Academic Definitions

Academic Program Definitions 

Degree program: A degree program is an area of study approved as such by the university and the Board of Regents and listed on the official inventory of degree programs (e.g., English, social work, pharmacy, accounting). The degree, which is a credential signifying a rank or level of educational attainment and which is conferred on students who have successfully completed a degree program, is represented by the official degree designation (e.g., B.A.—Bachelor of Arts, B.S.—Bachelor of Science, etc.)

Associates degrees are a minimum of 60 credits. Bachelor’s degrees are a minimum of 120 credits. Master’s degrees are a minimum of 30 credits beyond the bachelor’s. There is no specified minimum for doctoral programs other than those required by accrediting agencies.

Major: A major is a field of study within an approved undergraduate degree program, having its own curriculum. A degree program may have more than one major. A major must have a minimum of 30 credits. A major may share (overlap) a maximum of 9 credits with the undergraduate core curriculum, or with another major.

Minor: A minor is an area of study outside of the major that permits students to pursue a secondary academic discipline. Students may not earn a minor in the same field as their major. A minor must include at least 18 credits. Minors are only available to students earning a baccalaureate degree. A minor may share (overlap) a maximum of 6 credits with the core curriculum, with a major, or with another minor.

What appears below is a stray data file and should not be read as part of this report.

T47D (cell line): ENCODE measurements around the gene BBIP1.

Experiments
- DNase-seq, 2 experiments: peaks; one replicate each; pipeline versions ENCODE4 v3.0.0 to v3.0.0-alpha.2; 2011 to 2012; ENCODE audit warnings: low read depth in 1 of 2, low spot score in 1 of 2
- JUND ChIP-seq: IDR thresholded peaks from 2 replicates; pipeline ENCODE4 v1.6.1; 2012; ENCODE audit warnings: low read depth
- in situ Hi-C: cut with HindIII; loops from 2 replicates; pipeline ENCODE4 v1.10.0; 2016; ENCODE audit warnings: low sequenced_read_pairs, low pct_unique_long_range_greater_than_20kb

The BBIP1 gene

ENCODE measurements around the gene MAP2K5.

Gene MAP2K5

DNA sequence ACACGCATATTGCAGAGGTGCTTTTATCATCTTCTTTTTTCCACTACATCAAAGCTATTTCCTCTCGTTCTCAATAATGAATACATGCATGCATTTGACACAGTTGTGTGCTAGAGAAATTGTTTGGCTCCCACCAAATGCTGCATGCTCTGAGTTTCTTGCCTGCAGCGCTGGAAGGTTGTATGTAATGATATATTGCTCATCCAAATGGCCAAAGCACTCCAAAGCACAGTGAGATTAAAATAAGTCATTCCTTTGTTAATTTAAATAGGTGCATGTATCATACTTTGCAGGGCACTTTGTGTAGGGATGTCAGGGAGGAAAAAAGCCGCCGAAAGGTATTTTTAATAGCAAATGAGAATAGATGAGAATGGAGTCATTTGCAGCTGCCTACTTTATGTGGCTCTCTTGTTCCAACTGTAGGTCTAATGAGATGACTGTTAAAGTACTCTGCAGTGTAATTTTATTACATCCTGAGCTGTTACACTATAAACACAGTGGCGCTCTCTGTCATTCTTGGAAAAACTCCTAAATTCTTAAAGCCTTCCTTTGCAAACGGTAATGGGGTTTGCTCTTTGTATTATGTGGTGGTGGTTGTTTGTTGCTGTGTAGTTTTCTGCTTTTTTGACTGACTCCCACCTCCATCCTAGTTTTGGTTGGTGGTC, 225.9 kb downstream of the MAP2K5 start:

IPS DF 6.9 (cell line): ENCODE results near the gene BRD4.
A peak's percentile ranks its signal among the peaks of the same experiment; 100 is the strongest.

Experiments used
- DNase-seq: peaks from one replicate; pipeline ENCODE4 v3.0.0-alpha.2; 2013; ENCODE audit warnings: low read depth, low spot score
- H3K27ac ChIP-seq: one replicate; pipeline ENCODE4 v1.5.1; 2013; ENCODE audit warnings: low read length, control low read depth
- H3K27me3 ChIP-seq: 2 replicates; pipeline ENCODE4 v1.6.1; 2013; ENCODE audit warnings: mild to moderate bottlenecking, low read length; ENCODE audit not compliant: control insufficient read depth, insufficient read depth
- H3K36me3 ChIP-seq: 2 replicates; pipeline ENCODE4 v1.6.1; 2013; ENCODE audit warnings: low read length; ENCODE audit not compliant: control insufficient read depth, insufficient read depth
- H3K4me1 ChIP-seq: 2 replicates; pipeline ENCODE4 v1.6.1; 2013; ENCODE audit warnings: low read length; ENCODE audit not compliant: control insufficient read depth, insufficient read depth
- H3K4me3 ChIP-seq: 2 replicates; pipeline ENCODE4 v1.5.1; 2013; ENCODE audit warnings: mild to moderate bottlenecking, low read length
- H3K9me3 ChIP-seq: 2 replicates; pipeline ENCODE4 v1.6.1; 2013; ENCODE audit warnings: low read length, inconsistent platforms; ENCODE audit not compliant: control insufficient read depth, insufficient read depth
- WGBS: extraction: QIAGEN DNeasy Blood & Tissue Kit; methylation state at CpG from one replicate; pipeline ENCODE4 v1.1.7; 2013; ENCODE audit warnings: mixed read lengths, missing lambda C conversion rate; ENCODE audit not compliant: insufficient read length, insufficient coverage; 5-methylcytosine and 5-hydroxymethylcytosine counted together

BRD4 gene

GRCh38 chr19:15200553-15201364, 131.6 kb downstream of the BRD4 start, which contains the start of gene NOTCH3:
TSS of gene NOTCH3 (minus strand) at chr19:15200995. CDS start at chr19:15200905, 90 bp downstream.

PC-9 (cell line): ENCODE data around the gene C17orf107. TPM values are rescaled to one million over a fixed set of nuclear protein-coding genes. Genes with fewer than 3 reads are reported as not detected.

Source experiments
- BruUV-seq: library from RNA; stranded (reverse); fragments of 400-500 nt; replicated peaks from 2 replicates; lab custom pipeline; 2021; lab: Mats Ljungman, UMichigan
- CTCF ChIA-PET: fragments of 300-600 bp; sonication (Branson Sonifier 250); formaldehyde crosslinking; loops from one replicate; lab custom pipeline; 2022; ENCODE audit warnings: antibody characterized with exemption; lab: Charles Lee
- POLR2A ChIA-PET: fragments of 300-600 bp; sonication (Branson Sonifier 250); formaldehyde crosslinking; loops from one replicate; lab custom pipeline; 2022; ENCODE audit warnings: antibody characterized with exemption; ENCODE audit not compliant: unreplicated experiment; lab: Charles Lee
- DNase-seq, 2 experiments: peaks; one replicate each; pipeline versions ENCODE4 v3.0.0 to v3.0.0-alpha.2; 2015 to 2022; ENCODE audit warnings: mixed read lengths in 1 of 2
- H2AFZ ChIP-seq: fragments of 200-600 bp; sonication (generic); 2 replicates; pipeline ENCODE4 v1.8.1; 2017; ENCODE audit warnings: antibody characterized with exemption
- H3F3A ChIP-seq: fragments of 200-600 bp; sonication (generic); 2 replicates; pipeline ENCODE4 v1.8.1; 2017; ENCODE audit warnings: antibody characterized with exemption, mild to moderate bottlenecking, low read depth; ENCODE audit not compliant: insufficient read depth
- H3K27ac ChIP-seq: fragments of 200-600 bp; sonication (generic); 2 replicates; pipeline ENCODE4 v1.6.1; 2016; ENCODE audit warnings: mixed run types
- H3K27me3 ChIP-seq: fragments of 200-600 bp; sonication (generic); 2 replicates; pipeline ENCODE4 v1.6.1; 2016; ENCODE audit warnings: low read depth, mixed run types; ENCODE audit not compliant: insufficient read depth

Certificate: A credit-bearing certificate program is a coherent, specialized curriculum designed for students seeking a specific body of knowledge for personal/career development or professional continuing education. Certificates may be earned by students already enrolled at the university, or may be stand-alone programs where students enroll specifically to earn the certificate. Credit-bearing certificates may be offered at undergraduate or graduate levels and are a minimum of 12 academic credits. The university also offers non-credit, continuing education certificates which consist of continuing education credits (CEUs). CEUs are not interchangeable with regular academic credits. Concordia also offers graduate professional development (GPD) credits for students seeking professional development experiences (in Graduate Education only); these are not interchangeable with regular academic credits.

Concentration (AKA “area of emphasis” or “track”): A concentration is a specific subject area of focus within an approved degree program, such as an undergraduate major or a graduate program. A program concentration involves fewer than 50% of the total hours in the program of which it is a part, with the remaining hours taken in common by all students in the program. A concentration must be at least 9 credits; at least 6 credits must be unique to that concentration, and cannot overlap with another concentration. None of the credits in a concentration may overlap with the undergraduate core curriculum.

Pathway: A pathway is a set of undergraduate course sections designed to foster particular skills or knowledge that is interdisciplinary in nature. Pathway sections are so designated on the course schedule, and completion of a pathway is indicated on the transcript. Pathways are a minimum of 21 credits.